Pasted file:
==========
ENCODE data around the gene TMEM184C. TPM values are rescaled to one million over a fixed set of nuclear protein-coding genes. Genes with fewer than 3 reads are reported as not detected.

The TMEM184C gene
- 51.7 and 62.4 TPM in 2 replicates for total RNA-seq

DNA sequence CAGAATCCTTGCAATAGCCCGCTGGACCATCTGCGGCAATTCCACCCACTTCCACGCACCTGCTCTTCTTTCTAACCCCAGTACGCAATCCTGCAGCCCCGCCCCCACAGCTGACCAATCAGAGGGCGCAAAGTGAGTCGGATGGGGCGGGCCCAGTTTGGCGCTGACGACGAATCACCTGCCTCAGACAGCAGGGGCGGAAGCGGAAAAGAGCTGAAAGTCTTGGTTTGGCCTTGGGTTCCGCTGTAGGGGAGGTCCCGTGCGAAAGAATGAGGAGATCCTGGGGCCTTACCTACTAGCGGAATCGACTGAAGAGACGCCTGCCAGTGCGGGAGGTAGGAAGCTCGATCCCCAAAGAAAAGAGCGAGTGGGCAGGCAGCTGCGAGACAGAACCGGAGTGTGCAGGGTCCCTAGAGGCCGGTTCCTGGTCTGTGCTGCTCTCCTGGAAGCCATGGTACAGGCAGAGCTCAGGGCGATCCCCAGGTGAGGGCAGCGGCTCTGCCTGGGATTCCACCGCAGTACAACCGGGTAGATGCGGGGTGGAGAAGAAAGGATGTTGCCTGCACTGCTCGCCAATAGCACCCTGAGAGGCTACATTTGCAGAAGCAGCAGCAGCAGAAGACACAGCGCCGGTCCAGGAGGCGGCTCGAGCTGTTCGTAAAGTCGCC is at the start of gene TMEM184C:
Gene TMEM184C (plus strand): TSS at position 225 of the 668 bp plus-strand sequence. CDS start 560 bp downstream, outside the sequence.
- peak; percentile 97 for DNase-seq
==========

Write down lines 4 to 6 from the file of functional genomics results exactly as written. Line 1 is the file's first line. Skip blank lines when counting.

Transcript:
DNA sequence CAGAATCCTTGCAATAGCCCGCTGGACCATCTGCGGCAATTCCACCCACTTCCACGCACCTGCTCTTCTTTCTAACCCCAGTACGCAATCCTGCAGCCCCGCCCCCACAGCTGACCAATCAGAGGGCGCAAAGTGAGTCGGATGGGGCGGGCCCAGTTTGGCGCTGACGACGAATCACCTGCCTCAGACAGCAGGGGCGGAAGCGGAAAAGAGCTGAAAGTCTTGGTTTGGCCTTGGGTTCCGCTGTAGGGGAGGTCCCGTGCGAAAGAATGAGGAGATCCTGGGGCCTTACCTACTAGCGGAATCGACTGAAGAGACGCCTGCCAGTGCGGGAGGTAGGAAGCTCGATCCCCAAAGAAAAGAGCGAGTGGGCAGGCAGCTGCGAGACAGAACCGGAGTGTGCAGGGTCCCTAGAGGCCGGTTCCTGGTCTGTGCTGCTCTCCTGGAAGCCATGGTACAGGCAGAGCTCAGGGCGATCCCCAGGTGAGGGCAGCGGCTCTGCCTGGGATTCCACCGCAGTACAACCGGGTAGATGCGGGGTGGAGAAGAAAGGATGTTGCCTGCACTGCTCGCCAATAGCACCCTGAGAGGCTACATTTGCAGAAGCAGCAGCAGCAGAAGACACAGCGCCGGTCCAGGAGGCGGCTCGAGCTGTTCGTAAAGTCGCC is at the start of gene TMEM184C:
Gene TMEM184C (plus strand): TSS at position 225 of the 668 bp plus-strand sequence. CDS start 560 bp downstream, outside the sequence.
- peak; percentile 97 for DNase-seq